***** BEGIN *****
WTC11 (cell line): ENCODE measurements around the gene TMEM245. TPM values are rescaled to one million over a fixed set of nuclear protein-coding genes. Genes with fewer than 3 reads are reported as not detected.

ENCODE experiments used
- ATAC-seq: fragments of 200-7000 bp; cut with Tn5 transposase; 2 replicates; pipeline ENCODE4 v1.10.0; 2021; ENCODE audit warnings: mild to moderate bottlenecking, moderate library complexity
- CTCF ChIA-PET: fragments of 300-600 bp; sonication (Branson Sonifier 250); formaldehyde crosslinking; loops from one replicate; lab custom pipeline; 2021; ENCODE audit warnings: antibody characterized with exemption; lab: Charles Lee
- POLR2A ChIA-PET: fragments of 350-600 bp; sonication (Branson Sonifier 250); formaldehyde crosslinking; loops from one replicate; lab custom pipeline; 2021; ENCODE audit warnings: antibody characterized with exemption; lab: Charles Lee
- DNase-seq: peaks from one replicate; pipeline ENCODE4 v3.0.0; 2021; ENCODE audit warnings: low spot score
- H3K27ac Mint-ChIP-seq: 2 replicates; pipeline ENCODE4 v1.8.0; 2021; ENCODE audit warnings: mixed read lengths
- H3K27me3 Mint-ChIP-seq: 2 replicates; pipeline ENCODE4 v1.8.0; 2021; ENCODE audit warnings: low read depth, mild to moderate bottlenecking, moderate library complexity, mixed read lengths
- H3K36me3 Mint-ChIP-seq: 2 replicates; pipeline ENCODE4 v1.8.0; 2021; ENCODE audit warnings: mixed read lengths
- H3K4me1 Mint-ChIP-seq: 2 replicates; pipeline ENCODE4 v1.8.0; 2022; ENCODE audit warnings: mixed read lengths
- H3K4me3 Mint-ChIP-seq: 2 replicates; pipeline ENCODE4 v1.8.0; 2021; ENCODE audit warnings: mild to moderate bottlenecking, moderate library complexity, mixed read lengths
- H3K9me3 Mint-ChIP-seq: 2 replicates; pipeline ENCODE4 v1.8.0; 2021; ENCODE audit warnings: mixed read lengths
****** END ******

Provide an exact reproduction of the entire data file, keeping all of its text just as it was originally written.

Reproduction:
WTC11 (cell line): ENCODE measurements around the gene TMEM245. TPM values are rescaled to one million over a fixed set of nuclear protein-coding genes. Genes with fewer than 3 reads are reported as not detected.

ENCODE experiments used
- ATAC-seq: fragments of 200-7000 bp; cut with Tn5 transposase; 2 replicates; pipeline ENCODE4 v1.10.0; 2021; ENCODE audit warnings: mild to moderate bottlenecking, moderate library complexity
- CTCF ChIA-PET: fragments of 300-600 bp; sonication (Branson Sonifier 250); formaldehyde crosslinking; loops from one replicate; lab custom pipeline; 2021; ENCODE audit warnings: antibody characterized with exemption; lab: Charles Lee
- POLR2A ChIA-PET: fragments of 350-600 bp; sonication (Branson Sonifier 250); formaldehyde crosslinking; loops from one replicate; lab custom pipeline; 2021; ENCODE audit warnings: antibody characterized with exemption; lab: Charles Lee
- DNase-seq: peaks from one replicate; pipeline ENCODE4 v3.0.0; 2021; ENCODE audit warnings: low spot score
- H3K27ac Mint-ChIP-seq: 2 replicates; pipeline ENCODE4 v1.8.0; 2021; ENCODE audit warnings: mixed read lengths
- H3K27me3 Mint-ChIP-seq: 2 replicates; pipeline ENCODE4 v1.8.0; 2021; ENCODE audit warnings: low read depth, mild to moderate bottlenecking, moderate library complexity, mixed read lengths
- H3K36me3 Mint-ChIP-seq: 2 replicates; pipeline ENCODE4 v1.8.0; 2021; ENCODE audit warnings: mixed read lengths
- H3K4me1 Mint-ChIP-seq: 2 replicates; pipeline ENCODE4 v1.8.0; 2022; ENCODE audit warnings: mixed read lengths
- H3K4me3 Mint-ChIP-seq: 2 replicates; pipeline ENCODE4 v1.8.0; 2021; ENCODE audit warnings: mild to moderate bottlenecking, moderate library complexity, mixed read lengths
- H3K9me3 Mint-ChIP-seq: 2 replicates; pipeline ENCODE4 v1.8.0; 2021; ENCODE audit warnings: mixed read lengths